Matt Desch, CEO of Iridium, said: “We have been working endless hours for the last eight years to get to this day, and to finally be here with 10 Iridium Next satellites successfully launched into low-Earth orbit is a fulfilling moment. We are incredibly thankful for all of the hard work from our team, as well as our partners, to help us achieve this milestone.”
Iridium’s satellites are in low-earth orbit, less than 800km above the earth, so that they operate as a sort of cellular network in the sky – with the added benefit that latency is low compared with traditional telecoms satellites that orbit at around 35,000km up.
“Today Iridium launches a new era in the history of our company and a new era in space as we start to deliver the next-generation of satellite communications,” said Desch on Saturday.
The fleet of satellites will have a near-polar orbit so that they cover all the earth’s surface, including polar regions. Traditional geostationary satellites are out of range of the Arctic and Antarctic – meaning that ships and aircraft in those areas cannot use them.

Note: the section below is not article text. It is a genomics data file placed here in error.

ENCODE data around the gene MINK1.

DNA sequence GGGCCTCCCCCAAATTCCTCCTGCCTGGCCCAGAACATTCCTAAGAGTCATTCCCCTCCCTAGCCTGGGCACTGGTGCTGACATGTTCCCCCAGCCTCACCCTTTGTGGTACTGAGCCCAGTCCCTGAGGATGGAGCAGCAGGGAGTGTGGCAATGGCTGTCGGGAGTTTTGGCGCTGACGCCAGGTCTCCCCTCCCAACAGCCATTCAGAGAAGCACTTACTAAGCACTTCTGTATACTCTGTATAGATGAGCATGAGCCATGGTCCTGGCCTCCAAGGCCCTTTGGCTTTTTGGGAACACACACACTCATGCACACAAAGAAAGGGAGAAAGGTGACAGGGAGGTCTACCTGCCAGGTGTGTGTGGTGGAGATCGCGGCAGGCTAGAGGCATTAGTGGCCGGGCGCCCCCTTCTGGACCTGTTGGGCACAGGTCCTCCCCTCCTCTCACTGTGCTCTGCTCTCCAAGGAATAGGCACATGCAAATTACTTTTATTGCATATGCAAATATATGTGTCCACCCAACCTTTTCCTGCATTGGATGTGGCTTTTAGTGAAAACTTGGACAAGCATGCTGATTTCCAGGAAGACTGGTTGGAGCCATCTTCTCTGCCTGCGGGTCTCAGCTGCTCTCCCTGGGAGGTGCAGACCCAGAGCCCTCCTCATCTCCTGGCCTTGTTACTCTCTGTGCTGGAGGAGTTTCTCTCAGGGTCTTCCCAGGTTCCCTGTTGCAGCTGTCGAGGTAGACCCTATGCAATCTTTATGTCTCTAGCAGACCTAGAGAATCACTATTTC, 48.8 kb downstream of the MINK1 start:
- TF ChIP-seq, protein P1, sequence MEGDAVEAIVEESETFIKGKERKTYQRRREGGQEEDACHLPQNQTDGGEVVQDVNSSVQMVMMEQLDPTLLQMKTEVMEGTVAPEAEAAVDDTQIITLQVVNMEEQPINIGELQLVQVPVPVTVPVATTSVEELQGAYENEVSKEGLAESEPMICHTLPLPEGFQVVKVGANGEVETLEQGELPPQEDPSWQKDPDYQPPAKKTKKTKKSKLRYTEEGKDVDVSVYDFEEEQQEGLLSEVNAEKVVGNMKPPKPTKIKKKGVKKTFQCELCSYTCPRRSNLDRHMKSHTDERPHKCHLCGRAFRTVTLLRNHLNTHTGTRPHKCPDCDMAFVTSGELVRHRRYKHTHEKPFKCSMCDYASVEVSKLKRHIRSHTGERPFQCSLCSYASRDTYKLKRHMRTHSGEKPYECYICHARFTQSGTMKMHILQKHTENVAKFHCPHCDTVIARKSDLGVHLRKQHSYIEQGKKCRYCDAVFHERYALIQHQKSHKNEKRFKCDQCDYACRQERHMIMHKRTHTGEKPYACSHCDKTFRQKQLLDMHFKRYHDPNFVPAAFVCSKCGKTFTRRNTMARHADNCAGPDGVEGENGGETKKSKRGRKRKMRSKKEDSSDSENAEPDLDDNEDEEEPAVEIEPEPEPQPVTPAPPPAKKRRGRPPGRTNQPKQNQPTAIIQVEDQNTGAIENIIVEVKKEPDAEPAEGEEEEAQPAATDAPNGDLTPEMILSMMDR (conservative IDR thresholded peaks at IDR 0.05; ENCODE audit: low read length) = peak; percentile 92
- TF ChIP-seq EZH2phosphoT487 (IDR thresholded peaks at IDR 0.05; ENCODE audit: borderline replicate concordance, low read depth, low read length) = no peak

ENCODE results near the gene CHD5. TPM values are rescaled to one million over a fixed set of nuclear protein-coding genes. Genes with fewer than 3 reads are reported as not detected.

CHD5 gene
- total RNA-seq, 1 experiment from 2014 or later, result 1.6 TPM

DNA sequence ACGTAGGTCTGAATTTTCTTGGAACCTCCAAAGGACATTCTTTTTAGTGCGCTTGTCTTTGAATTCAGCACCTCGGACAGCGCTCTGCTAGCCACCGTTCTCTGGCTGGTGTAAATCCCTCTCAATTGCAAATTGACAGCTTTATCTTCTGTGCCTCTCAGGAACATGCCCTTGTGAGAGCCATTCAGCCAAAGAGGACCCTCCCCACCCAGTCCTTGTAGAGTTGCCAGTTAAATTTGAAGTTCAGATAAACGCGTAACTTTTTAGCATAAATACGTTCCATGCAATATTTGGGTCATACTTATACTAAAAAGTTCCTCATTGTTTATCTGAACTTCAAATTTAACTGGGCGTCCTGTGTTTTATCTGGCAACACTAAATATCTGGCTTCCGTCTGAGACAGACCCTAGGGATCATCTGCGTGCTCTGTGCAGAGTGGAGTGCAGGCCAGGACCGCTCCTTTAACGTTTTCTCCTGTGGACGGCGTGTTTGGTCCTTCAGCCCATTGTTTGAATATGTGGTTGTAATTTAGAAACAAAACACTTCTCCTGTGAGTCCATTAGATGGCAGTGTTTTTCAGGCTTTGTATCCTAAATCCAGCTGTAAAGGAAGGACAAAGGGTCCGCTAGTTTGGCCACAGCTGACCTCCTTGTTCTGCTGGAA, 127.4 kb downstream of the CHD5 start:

Only 64 of the old fleet are still working, and 66 are needed for full coverage, which means Iridium customers were experiencing some service interruptions. The new satellites will gradually replace the old craft.
Launch of the first 10 satellites was delayed after a SpaceX launch explosion in September 2016. But Saturday’s operation was completely successful: the launch took place without delays and the stage-one booster was safely landed on a floating platform for re-use.
Satellites 11 to 20 are due for launch in April and the entire fleet, replacing the 1990s fleet, should be working by the middle of next year.